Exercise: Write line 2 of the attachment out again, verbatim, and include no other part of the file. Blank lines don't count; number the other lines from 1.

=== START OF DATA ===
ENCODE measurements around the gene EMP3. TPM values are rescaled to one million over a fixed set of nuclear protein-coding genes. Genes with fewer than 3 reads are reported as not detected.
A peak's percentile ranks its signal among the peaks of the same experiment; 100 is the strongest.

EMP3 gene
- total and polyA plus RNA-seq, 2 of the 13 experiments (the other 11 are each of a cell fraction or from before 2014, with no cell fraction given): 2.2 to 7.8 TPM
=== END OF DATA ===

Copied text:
A peak's percentile ranks its signal among the peaks of the same experiment; 100 is the strongest.